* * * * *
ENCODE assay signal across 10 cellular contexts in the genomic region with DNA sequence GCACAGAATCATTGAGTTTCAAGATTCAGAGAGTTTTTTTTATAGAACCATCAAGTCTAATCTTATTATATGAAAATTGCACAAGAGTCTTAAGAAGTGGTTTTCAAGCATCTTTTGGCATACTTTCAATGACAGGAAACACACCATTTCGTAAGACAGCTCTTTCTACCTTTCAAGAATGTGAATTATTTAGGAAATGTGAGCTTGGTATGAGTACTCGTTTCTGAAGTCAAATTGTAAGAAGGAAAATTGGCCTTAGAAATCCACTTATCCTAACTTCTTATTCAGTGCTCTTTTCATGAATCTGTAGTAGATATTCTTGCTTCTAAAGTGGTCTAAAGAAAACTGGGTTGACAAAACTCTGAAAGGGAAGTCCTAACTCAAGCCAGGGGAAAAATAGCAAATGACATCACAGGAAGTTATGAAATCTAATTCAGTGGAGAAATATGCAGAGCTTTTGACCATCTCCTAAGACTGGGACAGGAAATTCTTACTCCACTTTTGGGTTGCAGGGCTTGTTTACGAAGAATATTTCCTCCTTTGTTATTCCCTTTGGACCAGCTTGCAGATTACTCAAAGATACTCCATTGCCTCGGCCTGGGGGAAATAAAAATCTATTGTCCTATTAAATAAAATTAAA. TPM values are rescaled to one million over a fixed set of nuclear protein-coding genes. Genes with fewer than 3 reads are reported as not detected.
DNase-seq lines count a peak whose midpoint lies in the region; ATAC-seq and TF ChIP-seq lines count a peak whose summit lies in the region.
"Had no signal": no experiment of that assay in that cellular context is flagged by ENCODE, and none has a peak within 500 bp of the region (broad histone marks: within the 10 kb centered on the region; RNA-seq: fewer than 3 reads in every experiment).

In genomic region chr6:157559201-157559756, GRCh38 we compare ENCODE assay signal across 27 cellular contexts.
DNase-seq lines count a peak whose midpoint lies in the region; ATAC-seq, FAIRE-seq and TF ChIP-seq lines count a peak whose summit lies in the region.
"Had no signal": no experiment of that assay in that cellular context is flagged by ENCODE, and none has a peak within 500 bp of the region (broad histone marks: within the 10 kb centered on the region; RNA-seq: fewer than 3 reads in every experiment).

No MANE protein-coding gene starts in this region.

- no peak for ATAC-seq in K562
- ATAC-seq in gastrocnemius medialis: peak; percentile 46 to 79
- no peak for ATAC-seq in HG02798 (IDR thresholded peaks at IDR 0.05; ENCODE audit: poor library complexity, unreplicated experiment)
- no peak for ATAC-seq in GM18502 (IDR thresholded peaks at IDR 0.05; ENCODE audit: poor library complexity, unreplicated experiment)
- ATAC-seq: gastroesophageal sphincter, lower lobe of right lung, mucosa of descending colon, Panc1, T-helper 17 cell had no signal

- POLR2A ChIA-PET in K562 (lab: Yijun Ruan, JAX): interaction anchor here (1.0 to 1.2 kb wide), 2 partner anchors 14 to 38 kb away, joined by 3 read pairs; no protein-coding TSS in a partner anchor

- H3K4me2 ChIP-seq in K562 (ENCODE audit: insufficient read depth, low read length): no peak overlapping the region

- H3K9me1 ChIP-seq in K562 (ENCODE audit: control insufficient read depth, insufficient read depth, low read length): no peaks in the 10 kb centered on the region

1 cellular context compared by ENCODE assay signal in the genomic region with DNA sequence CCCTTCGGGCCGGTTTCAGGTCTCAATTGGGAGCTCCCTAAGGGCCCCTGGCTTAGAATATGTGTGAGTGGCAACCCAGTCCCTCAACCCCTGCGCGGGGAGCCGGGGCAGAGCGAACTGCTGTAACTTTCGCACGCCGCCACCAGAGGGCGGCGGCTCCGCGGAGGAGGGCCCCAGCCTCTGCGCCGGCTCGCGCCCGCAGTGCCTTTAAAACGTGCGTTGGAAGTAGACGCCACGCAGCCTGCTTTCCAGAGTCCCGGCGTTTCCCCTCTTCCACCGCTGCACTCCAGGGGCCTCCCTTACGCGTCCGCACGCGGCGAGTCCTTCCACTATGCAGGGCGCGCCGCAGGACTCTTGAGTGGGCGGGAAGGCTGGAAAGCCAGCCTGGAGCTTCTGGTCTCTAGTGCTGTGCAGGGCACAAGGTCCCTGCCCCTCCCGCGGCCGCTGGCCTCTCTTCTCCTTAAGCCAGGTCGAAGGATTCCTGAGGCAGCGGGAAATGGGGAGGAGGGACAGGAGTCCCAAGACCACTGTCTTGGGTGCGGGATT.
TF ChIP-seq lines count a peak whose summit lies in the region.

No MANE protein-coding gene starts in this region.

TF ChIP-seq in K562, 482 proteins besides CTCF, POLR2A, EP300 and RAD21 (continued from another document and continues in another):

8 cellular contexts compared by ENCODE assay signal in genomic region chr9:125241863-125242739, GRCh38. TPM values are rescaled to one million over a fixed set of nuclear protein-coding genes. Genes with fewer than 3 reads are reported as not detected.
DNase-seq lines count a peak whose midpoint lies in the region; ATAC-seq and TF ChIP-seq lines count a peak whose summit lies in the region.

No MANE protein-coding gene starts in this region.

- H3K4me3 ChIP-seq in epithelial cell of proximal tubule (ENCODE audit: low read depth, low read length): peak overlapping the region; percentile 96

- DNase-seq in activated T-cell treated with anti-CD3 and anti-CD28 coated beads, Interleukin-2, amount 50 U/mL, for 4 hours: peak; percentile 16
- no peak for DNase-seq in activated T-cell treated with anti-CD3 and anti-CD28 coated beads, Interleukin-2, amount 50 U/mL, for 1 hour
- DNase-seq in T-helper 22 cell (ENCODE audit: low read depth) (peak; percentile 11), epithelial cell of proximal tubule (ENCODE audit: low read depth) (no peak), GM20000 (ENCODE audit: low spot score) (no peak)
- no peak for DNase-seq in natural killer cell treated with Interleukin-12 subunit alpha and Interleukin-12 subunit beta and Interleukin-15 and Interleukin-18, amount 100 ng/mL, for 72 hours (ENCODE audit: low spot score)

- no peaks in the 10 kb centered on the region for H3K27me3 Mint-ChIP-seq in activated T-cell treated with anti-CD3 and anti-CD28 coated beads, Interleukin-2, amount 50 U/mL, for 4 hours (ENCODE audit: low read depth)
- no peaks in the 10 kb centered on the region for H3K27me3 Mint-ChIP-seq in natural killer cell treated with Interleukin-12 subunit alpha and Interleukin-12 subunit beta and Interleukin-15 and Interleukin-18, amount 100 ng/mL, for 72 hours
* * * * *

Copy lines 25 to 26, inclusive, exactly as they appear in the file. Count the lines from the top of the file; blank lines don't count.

- no peak for DNase-seq in activated T-cell treated with anti-CD3 and anti-CD28 coated beads, Interleukin-2, amount 50 U/mL, for 1 hour
- DNase-seq in T-helper 22 cell (ENCODE audit: low read depth) (peak; percentile 11), epithelial cell of proximal tubule (ENCODE audit: low read depth) (no peak), GM20000 (ENCODE audit: low spot score) (no peak)